We emerged from the postgame showers to an ominous looking sky. Clouds coalesced into ever-larger masses, contrasting sharply with the light gray backdrop of the oncoming night. The stadium lights, now highlighting emptiness and silence, still gleamed bright on the field; the previous activity that shook this small, illuminated rectangle in the expansive ocean of darkness surrounding it had abated. The faint outlines of nearby fields enclosed the stadium and the distant downtown of St. Louis shone with the hazy ambience of smog and electricity.

I wonder how many places around the country I’ve stood outside an idling coach bus, with its warning lights flashing as we load up our gear, and reflected on the game that’s just completed. I always call my parents and my girlfriend, letting them know how the game went and how I played. Usually, there are a dozen or so other players, all dressed in our matching traveling garb, doing exactly the same thing. From a rural grass field surrounded by standing corn or picked soybeans to a decrepit parking lot in some downtown metropolis, it’s always the same. The scene would seem strange and surreal if I hadn’t become accustomed to it over the past three years. Individuals, clad in all black, their hands stuck to their ears drowning out the background noise and sheltering the garbled phone call of some far-away voice, each stamping out a five by five circle of grass or gravel or pavement. It looks like some strange cultish ritual, a choreographed dance to appease the gods. Random gesticulations and erratic rises in volume or tone reinforce this picture, although I know we’re merely describing the past two hours with any remaining bit of energy. Eventually, each person ends their conversation and slowly trickles into the waiting bus to collapse on the multi-colored, musty seats.

The ride home after a victory is always more lively and enjoyable. Sometimes we sing chauvinistic school anthems or watch some sophomoric, lighthearted comedy, reveling in the simplistic, slapstick humor that allows us to simply lie back and tacitly absorb. It’s difficult to get comfortable on these seats, especially with multiple areas of your body begging for a soft, forgiving place to rest. I crumple up my UWM sweatshirt to serve as a pillow and hope the overwhelming desire to sleep can overcome the persistent aching in my limbs. My ipod serves as both nightlight and bedtime story, and I’m able to gradually drift off into the arms of mindless sleep…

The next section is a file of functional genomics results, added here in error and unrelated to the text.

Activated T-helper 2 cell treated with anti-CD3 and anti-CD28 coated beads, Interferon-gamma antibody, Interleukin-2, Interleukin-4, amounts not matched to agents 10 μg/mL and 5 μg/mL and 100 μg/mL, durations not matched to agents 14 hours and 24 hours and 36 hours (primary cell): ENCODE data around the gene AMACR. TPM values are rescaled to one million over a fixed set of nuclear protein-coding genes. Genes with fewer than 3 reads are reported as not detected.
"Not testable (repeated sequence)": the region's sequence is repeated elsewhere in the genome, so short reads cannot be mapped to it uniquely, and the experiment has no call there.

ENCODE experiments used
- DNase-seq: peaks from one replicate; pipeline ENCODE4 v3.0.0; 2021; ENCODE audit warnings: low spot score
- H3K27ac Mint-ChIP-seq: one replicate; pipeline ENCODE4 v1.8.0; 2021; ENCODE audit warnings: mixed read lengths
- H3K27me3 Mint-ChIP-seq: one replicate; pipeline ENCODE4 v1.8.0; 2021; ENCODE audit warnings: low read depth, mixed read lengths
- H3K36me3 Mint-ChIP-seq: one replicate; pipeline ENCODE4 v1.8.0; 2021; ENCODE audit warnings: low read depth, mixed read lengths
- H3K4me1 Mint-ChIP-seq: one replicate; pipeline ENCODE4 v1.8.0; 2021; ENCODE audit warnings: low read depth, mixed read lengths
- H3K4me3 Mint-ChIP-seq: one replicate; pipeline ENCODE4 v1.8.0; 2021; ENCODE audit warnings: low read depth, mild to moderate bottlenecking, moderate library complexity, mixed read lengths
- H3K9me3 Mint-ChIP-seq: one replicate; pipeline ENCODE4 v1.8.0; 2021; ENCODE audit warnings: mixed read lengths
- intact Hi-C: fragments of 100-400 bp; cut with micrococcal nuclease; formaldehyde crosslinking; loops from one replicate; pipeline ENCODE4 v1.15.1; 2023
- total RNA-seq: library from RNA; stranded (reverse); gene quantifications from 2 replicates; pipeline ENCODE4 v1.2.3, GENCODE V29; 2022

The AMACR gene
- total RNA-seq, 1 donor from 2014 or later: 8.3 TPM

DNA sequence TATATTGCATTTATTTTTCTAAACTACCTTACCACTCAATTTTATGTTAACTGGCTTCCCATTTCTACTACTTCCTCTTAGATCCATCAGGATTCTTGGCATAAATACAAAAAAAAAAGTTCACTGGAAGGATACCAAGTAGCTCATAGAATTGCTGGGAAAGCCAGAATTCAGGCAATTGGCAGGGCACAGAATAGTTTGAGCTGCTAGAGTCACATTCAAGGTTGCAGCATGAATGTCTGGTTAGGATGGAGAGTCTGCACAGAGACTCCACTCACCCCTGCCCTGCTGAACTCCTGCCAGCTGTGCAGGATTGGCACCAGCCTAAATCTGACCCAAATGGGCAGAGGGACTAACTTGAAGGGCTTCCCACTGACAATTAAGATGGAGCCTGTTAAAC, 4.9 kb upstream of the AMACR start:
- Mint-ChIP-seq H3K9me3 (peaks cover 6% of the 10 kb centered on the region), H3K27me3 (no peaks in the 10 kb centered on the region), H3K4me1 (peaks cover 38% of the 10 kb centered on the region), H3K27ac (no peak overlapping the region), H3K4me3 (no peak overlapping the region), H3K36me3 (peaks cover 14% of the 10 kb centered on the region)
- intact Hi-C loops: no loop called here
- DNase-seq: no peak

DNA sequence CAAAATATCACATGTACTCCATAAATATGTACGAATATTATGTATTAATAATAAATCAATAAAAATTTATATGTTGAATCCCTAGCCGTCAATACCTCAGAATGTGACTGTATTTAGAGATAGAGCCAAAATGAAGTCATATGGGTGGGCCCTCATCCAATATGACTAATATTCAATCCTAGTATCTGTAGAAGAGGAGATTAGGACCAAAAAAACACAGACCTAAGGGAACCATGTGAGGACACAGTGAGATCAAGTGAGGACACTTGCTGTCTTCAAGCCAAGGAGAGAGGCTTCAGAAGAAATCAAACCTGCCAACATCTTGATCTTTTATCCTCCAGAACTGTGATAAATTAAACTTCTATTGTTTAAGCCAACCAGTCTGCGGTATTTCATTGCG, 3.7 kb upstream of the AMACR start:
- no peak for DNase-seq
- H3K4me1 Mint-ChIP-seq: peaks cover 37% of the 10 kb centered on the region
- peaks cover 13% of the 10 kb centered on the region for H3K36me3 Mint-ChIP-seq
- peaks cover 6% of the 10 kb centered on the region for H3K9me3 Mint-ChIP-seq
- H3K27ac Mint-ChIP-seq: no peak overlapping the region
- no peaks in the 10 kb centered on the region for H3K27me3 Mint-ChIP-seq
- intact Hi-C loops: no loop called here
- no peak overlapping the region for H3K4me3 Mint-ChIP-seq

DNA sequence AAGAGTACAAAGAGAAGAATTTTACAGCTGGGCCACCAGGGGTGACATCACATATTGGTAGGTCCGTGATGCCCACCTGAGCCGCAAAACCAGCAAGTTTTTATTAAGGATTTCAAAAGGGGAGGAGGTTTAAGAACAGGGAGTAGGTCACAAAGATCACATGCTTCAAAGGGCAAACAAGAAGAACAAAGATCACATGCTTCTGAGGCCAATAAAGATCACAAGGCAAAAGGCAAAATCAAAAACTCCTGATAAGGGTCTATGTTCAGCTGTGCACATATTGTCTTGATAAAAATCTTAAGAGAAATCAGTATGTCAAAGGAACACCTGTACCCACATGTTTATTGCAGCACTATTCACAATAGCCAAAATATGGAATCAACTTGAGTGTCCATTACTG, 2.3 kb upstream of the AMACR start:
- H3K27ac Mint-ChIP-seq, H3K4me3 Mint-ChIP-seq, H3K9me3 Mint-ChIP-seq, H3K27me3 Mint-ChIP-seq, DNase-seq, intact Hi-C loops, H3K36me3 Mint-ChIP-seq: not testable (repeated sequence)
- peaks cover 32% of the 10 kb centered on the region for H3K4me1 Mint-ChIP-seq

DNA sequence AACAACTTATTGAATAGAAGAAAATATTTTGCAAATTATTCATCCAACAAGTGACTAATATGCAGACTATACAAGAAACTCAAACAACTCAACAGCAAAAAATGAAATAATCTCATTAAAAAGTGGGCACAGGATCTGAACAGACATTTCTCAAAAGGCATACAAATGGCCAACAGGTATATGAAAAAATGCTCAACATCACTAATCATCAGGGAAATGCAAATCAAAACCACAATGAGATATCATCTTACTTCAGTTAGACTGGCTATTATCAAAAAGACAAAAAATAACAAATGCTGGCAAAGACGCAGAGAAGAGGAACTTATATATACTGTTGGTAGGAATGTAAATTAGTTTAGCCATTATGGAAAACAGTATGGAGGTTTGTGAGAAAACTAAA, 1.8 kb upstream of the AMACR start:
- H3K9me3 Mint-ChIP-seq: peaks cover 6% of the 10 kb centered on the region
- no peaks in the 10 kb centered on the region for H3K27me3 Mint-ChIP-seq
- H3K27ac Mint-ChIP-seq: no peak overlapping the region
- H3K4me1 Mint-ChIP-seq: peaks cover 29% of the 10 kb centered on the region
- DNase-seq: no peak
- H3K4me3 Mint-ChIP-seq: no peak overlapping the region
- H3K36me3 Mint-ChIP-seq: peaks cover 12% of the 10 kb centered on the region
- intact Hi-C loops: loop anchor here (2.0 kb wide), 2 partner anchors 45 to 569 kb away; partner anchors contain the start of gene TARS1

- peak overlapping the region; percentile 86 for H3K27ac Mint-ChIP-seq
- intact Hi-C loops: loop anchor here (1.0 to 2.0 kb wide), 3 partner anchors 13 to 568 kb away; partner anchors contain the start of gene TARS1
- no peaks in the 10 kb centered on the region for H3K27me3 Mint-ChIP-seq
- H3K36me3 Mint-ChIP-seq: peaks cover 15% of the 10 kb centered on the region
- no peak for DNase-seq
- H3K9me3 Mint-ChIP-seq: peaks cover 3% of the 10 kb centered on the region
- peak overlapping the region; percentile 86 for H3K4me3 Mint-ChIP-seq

“I was burned out from exhaustion, buried in the hail,
Poisoned in the bushes and blown out on the trail,

Hunted like a crocodile, ravaged in the corn.

Come in, she said, I’ll give you, shelter from the storm.”
-Bob Dylan

Tuesday, August 18, 2009

Welcoming the 2009 season...

Nicholas Gerard-Larson, a senior on the 2009 Milwaukee men's soccer team, will be blogging all season long on the UWM website. Today is his first blog entry.


It’s August and the fun is all over. Languid days on the beach and late nights at outdoor music festivals are things of the past. It’s preseason, and our previous boredom and nonchalance has quickly been replaced.

While the rest of the nation argues over economic decisions, health care reform and Michael Jackson’s drug overdose, we turn our thinking to far more simplistic issues. Our immediate problems tend to be confined to completing six-mile runs without getting lost or fighting back the ever-increasing urge to vomit during a stair and hill workout. We’ve already been here for several weeks, sweating out the inactivity of the summer months and preparing for the approaching season.

Captains’ practice generally begins at the end of July and serves as a fitting precursor to the start of regular training with the coaches. While much of our workouts focus on regaining and boosting fitness, in particular stamina and speed, we also try to begin laying down the foundations of structure and team dynamics that accompany our training sessions throughout the season. Some of the players may grumble about long fitness days or early wake-ups, but few argue when we play a full game of 90 minutes, whether or not it’s at the crack of dawn.

No matter the fitness plan for the day, I usually keep a fairly sanguine outlook. I’m one of those undeniably strange characters that gets up at 6 a.m. to run 10 miles as the sun comes up. Or takes his dog for a three-hour bike ride in a nearby park during the middle of a tumultuous downpour. Exercise and strenuous activity keep me sane. I don’t know how else to explain it. There’s nothing more satisfying than pushing the body and mind to exhaustion and collapse. While this may seem unnatural, even deranged, I encourage those of you who don’t understand the inner exploration and extensive self-reflection of extended activity to give the experience a chance. Anyways, returning to Milwaukee at preseason time never really struck me as something to dread or worry about, but rather simply signaled the start of another season of effort and self-sacrifice.

August is also an excellent time for the incoming freshmen to start the process of college acculturation. This can be hostile and unforgiving at times, but arriving here a month early tends to properly prepare most of our rookies. Important tasks like laundry duty and equipment transportation greatly aid in building character. It is a necessary and unavoidable experience and all of us have gone through this period of adaptation and realignment.

The arrival of organized and disciplined practices with the coaches is widely greeted with both relief and trepidation. While strictly fitness sessions are now figments of the past and ball work occupies significant portions of each practice, even more of our lives fall under the cracking whip of Panther soccer. Sessions get longer, team meals and tactics meetings intrude on spare time and the body undergoes increasingly merciless beatings at the hands of one’s teammates.

But it’s all worth it when you step onto Engelmann Field, with the clean-cut grass glistening under newly-formed dew, under the lights, in front of several thousand fans, with a cool breeze blowing up off the lake, reminding you why you submit to the purgatory of preseason every year.